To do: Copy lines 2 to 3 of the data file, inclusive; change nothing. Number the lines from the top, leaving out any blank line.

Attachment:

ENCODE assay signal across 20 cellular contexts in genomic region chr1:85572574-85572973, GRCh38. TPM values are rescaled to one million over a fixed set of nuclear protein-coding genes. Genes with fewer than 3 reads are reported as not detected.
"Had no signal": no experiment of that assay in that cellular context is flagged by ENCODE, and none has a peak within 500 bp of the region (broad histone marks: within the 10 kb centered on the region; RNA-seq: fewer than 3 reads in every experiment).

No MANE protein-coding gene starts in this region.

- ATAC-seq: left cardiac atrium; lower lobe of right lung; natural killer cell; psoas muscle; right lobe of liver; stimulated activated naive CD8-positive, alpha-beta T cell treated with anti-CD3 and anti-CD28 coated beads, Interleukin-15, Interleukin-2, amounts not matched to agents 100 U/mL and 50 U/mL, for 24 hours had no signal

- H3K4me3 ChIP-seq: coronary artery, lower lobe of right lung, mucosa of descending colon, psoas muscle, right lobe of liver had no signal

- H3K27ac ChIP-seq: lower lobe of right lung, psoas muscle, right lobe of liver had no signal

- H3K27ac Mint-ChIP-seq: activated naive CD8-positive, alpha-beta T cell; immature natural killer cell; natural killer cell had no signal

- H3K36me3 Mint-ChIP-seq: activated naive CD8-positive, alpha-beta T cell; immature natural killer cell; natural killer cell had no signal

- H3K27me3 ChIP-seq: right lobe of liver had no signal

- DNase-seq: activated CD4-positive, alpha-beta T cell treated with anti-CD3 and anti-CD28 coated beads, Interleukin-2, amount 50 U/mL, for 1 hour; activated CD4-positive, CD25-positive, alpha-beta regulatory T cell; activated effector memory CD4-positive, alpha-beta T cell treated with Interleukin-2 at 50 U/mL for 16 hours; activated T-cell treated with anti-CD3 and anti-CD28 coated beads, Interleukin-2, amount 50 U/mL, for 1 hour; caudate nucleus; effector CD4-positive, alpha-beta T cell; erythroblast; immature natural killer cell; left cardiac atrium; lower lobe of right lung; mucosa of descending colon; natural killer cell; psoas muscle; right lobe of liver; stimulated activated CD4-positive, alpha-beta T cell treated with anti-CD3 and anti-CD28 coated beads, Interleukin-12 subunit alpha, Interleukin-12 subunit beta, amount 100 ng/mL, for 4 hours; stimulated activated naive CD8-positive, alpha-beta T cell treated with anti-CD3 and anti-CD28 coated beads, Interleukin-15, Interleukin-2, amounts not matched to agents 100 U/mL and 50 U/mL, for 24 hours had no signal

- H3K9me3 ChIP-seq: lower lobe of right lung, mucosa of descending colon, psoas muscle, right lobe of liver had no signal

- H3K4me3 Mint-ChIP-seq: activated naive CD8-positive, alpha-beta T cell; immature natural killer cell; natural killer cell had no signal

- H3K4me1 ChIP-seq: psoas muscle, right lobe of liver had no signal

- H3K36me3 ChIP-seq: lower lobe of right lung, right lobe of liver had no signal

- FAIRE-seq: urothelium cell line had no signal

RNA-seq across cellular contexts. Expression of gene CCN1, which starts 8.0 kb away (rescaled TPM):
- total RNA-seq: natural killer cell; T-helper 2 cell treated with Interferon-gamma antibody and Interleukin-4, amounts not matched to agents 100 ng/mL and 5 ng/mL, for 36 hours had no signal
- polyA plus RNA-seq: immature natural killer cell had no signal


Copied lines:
"Had no signal": no experiment of that assay in that cellular context is flagged by ENCODE, and none has a peak within 500 bp of the region (broad histone marks: within the 10 kb centered on the region; RNA-seq: fewer than 3 reads in every experiment).

No MANE protein-coding gene starts in this region.